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Stronger rushing attack could help underdog Virginia at Louisville today

By Jerry Ratcliffe

uva footballWhile there’s no doubt that Brennan Armstrong and the passing game will be vital in today’s Virginia game at Louisville, the running game could be the true key to victory.

The Cavaliers put together a solid running attack in last week’s road win against favored Miami. Today, UVA finds itself as another underdog on the road, but if it can control the pace of the game with its running attack, Virginia could string together back-to-back road wins.

“That’s what the normal script looks like but sometimes the game does not call for a normal script,” UVA offensive coordinator Robert Anae said this week about the running game at Miami. “A lot of times, when it’s that, the running game is the first one to go.”

Prior to the Miami trip, the Cavaliers had fallen behind early against North Carolina and Wake Forest, causing Anae to shelve the running game and go to almost exclusively throwing the ball. However, at Miami, UVA took an early lead and rushed for 181 yards on the day.

Consider that Louisville’s defense is one of the worst in the nation statistically, ranking No. 108 out of 130 FBS teams. The Cardinals are surrendering 434.8 yards per game to opponents.

While Armstrong and a strong group of receivers can pile up big chunks of yardage, Anae may have to depend on the running game to add balance and keep Louisville guessing on the other side of the ball.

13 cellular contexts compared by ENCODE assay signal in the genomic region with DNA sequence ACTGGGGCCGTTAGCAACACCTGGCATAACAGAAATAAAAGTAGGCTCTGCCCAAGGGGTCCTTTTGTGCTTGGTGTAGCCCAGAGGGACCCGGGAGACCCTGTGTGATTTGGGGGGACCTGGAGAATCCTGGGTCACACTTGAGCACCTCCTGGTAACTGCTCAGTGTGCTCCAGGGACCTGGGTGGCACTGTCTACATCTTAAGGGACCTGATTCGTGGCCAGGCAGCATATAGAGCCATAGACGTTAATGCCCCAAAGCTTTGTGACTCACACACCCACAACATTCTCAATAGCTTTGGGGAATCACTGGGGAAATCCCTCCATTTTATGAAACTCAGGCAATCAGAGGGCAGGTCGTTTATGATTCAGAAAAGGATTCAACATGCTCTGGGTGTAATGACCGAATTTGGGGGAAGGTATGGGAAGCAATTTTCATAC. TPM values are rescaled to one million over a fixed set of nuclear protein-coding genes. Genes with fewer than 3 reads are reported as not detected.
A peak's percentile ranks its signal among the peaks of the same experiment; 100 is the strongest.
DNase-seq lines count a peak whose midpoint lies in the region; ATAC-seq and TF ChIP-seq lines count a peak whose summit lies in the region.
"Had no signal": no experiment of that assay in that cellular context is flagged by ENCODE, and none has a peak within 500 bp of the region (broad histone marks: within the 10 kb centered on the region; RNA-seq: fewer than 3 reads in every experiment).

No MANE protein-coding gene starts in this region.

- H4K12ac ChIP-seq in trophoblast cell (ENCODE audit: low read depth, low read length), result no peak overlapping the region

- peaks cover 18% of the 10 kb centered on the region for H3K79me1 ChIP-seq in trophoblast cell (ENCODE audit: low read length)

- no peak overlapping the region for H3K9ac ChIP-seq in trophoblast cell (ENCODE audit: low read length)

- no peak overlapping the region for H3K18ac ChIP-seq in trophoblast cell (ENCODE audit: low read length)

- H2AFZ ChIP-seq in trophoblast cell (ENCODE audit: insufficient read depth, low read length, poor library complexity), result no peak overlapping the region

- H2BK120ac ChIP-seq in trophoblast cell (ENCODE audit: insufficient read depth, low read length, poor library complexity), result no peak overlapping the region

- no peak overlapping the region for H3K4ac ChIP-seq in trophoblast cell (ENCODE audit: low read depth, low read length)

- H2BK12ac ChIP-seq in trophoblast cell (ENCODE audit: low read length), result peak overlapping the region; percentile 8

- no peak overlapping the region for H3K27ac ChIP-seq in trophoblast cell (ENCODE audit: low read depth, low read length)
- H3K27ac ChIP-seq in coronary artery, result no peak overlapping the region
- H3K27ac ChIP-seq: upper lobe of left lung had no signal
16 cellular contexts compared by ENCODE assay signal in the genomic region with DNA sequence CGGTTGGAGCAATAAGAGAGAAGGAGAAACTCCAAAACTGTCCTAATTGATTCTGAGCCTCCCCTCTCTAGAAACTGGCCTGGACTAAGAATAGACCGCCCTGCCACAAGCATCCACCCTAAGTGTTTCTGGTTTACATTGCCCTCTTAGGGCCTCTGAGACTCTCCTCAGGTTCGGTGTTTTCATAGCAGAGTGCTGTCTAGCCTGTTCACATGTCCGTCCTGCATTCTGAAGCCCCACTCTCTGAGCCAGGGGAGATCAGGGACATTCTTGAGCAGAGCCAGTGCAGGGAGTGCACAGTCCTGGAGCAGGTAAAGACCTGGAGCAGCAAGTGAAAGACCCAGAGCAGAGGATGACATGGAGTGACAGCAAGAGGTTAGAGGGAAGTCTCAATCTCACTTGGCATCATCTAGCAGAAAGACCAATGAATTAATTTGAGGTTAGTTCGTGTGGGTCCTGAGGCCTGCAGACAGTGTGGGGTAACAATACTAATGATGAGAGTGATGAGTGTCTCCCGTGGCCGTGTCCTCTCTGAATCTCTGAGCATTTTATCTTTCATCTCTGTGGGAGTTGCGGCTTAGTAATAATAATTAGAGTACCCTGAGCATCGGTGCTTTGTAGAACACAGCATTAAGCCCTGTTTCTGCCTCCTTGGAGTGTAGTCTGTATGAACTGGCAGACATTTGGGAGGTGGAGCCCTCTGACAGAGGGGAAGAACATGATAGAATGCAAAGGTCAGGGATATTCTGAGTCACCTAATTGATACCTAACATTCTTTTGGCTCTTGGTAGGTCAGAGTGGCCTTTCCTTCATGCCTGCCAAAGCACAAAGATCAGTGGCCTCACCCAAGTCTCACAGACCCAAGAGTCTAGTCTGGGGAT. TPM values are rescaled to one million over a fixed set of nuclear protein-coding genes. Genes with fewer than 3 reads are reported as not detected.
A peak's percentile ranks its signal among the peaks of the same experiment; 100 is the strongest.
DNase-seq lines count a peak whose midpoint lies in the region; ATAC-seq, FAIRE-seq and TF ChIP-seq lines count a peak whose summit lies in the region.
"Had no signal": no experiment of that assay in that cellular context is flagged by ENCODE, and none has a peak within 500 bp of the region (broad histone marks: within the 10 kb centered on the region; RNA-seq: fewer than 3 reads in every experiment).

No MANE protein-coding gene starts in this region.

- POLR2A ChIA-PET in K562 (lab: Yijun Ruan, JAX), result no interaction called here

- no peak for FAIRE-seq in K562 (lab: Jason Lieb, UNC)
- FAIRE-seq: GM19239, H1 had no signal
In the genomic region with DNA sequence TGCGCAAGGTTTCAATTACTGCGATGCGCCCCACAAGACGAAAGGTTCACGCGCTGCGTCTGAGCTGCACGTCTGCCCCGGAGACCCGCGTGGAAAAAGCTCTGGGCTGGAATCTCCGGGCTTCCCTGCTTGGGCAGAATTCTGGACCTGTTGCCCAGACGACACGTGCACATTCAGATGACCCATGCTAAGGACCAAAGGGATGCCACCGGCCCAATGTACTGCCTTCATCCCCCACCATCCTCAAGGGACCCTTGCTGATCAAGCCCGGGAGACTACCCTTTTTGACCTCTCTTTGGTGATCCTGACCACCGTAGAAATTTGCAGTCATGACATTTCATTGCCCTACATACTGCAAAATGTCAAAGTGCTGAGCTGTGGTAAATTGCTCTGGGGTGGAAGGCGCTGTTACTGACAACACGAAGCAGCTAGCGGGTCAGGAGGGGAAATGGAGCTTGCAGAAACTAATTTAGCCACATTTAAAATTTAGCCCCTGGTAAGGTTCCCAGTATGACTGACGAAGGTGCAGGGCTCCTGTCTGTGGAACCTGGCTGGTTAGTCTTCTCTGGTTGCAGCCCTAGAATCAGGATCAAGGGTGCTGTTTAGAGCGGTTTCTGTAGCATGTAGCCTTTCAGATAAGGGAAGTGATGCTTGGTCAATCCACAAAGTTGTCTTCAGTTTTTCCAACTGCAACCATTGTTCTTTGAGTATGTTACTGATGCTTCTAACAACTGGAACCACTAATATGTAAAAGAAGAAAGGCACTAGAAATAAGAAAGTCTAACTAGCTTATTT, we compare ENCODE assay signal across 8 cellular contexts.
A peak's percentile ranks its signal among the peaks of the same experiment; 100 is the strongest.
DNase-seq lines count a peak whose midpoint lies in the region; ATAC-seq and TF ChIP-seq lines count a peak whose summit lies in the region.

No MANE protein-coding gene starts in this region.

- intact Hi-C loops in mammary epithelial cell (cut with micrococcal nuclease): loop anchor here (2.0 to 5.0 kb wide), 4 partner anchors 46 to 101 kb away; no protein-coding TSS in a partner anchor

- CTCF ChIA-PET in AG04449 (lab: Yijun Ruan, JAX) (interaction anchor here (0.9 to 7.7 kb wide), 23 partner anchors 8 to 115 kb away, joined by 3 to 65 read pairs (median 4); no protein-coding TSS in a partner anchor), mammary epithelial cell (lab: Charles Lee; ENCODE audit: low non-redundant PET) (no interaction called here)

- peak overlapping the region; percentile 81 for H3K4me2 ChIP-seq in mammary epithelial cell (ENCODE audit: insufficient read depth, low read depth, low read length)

The Cardinals are ranked No. 97 in stopping the run (173.6 yards per game, 4.46 yards per carry). They are also ranked No. 84 in team passing efficiency defense, No. 91 in scoring defense (28.2 points per game) and No. 119 in red zone defense.

“Last week we were able to play normal football with the lead, and so yeah, we would like for everything to go normal script-wise, but sometimes the eb and flow of the game doesn’t call for that,” Anae said. “We do, I believe, have a run game that is threatening and our guys are capable.”

Three of UVA’s rushers had decent games at Miami with Wayne Taulapapa gaining 62 yards on 11 carries (5.6 per rush), Mike Hollins 42 yards on 10 attempts (3.8) and Keytaon Thompson 3 rushes for 52 yards (15.7 per carry).

“Our running backs played hard, secured the ball, and blocked hard and caught the ball well,” Anae said. “From top to bottom, I am really pleased with the direction of that position group.”

Thompson, though playing with a fractured wrist, protected by a cast, has been a solid contributor. It’s easy to detect that Anae is delighted with what the former Mississippi State quarterback has brought to the team in the form of a receiver and a ball carrier.

“The Mr. Football position,” Anae smiled when Thompson was brought up. “He does everything: he blocks, he runs, if he didn’t have a cast, he probably would throw it too. Keytaon is developing in all areas to contribute to the football team and when the ball is thrown to you, catch it. When the ball is given to you, run it. When it’s not, block for somebody or pull coverage. That’s Keytaon’s deal.”

Thompson did all that at Miami, including delivering a crushing block that helped spring Armstrong’s running touchdown against the Hurricanes.

In terms of scripting plays, this is what Anae’s call list looked like on Virginia’s first three possessions at Miami:

First possession: two running plays, four passes, one sack. Punt.

Second possession: five running plays, six passes. Touchdown.

Third possession: four running plays, six passes. Punt.

While that accounted for only one score, at least the running game had much more of a presence than it had in the prior back-to-back losses.

If Virginia can establish its run game early at Louisville and depend upon the ground attack in short yardage and red zone situations, the Cavaliers could make it a long day for the Cardinals defense.

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